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The Philanthropist: Investor or Contractor?

At one end of the philanthropic spectrum is unrestricted, core, or general operating support, where the funder buys into an organization's mission with no interference.
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Aaron Dorfman, Executive Director of the National Committee for Responsive Philanthropy writes that he agrees with "about 80 or 90 percent" of Money Well Spent. "But here's where I differ with Paul Brest. ... When taken to its extreme, strategic philanthropy becomes overwhelmingly controlling. It's as if the foundation is a puppet master, pulling the strings of nonprofits in order to produce a desired result. In the extreme, strategic philanthropy reduces nonprofits to being contractors working to achieve the vision put forward by the foundation. This type of control, I believe, leads to less impact from philanthropy, not greater impact."

Philanthropists have a variety of different forms of funding available to them. At one end of the spectrum is unrestricted, core, or general operating support, where the funder buys into an organization's mission with no interference. Aaron accurately describes the other end of the spectrum when he characterizes it as "contracting." And there are many points between.
In Chapter 7, Hal Harvey and I argue that the appropriate form of support in any particular cases depends on the alignment between the foundation's goals and the mission and activities of its grantees.

Let me give examples from the Hewlett Foundation's efforts to reduce air pollution in California's San Joaquin Valley -- a problem that has a particularly drastic impact on communities of color in the Valley.

Where the alignment is strong, general operating support is in everyone's best interests. It gives the nonprofit organization great autonomy and avoids unnecessary paperwork for both the organization and its funder. Thus, the Foundation provides general operating support to the Coalition for Clean Air and to some regional and local organizations that are focused on air pollution.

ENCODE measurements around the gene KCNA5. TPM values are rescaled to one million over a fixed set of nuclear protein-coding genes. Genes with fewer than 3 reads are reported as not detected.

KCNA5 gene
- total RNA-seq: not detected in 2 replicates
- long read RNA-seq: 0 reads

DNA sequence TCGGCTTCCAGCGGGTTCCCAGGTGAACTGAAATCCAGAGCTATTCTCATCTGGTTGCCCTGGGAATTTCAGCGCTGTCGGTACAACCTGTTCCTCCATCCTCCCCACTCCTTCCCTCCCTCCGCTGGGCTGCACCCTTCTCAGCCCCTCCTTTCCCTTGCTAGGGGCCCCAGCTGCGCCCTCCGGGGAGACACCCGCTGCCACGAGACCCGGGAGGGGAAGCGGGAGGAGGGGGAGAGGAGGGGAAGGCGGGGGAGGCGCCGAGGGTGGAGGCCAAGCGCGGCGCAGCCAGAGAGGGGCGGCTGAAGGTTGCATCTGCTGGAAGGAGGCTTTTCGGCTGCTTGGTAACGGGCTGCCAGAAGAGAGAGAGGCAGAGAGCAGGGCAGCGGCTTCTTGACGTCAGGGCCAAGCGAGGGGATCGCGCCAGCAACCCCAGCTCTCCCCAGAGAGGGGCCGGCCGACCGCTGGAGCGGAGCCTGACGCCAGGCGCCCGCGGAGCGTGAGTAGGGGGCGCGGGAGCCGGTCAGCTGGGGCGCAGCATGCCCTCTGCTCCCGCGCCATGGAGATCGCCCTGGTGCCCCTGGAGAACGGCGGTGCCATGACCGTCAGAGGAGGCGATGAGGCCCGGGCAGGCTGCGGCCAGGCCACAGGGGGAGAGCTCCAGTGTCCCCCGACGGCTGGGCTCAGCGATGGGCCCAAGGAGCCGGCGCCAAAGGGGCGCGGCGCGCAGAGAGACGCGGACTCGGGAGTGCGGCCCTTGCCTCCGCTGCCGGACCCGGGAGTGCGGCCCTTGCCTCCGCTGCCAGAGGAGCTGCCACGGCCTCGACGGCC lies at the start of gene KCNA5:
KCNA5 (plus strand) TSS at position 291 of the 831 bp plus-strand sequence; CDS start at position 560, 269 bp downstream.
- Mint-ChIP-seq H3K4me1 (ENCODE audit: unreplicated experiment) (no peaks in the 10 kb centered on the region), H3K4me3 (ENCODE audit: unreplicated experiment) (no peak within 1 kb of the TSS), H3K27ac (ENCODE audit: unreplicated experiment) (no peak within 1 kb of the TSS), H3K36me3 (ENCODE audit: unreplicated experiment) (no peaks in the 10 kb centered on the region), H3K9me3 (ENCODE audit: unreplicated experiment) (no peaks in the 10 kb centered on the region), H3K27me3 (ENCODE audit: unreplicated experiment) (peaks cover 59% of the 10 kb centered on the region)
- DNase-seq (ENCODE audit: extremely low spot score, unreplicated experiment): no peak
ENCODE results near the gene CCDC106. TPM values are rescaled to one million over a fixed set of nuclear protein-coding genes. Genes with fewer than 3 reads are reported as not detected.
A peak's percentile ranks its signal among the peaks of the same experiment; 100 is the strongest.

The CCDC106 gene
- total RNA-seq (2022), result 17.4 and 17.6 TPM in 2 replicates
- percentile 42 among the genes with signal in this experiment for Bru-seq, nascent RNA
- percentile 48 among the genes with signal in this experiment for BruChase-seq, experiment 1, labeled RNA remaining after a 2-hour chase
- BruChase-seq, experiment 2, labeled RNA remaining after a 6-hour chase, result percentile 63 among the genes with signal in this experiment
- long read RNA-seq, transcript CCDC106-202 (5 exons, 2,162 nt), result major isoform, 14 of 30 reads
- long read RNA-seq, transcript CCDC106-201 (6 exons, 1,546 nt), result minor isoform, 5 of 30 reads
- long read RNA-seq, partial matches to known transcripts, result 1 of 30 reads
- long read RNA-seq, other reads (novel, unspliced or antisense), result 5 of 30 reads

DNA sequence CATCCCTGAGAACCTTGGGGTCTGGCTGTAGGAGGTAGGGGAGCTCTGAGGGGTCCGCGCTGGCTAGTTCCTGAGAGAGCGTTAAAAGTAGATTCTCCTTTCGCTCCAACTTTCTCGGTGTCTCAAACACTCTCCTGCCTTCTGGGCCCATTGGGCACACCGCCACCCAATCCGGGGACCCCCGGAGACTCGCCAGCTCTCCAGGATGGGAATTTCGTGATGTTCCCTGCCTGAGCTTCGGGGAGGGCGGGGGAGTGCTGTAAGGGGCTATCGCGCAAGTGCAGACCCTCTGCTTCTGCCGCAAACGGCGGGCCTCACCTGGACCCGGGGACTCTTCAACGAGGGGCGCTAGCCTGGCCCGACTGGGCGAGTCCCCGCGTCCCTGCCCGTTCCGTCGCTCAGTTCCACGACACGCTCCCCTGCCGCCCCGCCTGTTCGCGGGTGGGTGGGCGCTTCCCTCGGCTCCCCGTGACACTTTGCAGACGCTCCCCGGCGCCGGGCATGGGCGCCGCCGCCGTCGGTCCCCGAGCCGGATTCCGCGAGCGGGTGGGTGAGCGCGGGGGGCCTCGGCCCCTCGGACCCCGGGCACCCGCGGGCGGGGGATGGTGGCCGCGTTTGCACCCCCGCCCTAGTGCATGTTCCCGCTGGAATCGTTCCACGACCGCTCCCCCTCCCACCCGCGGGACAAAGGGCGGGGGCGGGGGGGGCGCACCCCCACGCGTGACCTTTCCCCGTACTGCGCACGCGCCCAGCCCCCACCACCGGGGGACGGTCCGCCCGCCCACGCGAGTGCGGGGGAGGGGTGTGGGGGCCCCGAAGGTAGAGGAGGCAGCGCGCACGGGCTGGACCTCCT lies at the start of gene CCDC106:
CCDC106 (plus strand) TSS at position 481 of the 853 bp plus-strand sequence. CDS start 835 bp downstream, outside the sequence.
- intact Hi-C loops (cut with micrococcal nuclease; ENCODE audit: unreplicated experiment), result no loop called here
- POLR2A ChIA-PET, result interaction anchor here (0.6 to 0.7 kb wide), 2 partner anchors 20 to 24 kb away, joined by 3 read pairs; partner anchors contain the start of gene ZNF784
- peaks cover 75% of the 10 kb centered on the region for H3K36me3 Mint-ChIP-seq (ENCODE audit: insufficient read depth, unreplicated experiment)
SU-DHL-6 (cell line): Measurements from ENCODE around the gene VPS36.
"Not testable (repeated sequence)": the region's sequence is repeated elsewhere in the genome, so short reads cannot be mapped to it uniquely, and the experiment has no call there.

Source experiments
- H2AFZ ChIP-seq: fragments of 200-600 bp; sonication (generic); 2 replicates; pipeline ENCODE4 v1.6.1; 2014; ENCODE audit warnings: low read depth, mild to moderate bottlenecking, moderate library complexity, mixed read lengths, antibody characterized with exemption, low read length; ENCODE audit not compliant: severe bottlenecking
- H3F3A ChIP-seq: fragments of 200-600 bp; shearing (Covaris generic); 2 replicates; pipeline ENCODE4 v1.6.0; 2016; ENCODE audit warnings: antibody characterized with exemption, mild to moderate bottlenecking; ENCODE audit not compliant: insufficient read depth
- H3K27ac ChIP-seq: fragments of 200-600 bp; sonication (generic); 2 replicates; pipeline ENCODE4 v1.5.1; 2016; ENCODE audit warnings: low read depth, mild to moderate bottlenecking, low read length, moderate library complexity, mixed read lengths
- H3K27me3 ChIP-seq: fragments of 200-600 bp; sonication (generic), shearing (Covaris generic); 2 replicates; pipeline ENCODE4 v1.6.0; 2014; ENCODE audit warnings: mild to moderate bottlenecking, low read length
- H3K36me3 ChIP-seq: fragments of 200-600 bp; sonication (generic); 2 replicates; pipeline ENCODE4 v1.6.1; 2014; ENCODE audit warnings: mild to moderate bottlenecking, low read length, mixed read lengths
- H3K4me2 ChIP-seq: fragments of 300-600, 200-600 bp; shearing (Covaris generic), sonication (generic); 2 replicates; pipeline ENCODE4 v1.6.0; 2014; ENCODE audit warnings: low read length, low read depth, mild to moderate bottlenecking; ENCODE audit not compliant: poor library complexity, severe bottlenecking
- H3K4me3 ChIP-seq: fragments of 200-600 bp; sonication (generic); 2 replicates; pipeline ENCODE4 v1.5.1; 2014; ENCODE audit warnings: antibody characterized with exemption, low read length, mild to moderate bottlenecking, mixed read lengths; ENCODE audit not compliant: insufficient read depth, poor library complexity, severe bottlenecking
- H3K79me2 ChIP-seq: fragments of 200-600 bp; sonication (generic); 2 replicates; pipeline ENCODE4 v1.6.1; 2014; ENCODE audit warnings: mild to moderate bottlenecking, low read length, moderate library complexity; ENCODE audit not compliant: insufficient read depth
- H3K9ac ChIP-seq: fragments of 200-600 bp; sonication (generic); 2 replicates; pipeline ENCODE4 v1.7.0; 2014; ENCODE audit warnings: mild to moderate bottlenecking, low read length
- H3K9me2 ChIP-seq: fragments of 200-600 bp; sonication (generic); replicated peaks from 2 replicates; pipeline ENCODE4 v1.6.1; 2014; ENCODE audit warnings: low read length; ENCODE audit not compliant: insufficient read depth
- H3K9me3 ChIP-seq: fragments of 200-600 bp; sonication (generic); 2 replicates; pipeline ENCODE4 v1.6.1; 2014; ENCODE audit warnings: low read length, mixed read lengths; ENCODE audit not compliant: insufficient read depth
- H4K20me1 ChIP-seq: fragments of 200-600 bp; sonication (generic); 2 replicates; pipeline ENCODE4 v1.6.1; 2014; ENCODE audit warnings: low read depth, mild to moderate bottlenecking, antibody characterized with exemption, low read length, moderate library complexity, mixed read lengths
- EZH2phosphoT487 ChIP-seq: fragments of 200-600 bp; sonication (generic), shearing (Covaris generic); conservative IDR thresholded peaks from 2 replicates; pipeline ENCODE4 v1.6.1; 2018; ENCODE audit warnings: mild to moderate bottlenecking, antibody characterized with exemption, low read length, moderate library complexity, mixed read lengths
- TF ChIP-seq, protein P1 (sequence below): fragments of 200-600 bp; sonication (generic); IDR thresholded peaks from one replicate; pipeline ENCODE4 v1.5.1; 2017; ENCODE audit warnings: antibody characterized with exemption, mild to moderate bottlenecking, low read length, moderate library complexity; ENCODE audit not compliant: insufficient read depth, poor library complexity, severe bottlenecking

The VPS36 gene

On the other hand, the Foundation contracted with Professor Jane Hall, an economist at California State University at Fullerton, to conduct a specific study of the health costs of pollution. An update of Professor Hall's study, showing that pollution costs the California economy $28 billion yearly, has just made headline news in the California press.

Why general support in one case and a contract in the other?

The Coalition for Clean Air's work is almost perfectly aligned with the Foundation's goals--and any differences are outweighed by the value of general operating support. But the Foundation does not have a general interest in supporting Cal State Fullerton or even in supporting all of Professor Hall's varied research agenda--as valuable as both are. Our concern is with air pollution. Hence, the contract for a particular project whose scope was clearly defined by both parties.

The Hewlett Foundation's grants to the Latino Issues Forum (LIF) for its Sustainable Development Program lies midway on the spectrum between general operating support and support for individual projects. While our work in the Valley focuses on air pollution, LIF covers a broad range of issues including Education and Consumer Protection. Because there is a close alignment of our concerns with LIF's Sustainable Development Program, the Foundation provides that program with core support.

Money Well Spent argues for a presumption in favor of general operating support when alignment is pretty good--it need not be perfect. Unrestricted support to an organization's unit, such as LIF's Sustainable Development Program, is next best. But depending on a foundation's goals and the organization's mission and activities, the support of particular projects sometimes makes the most sense all around.

Of course, when making project grants, foundations should also pay the reasonable overhead, or indirect costs, that go with a grant. After all, the university must provide Professor Hall with an office and keep its lights on when she works on our project late at night.
Beyond this, a number of foundations, including Hewlett, provide "organizational effectiveness" or "capacity building" grants that organizations can apply for to strengthen critical aspects of their work, for example, strategic planning, fundraising, or board governance.

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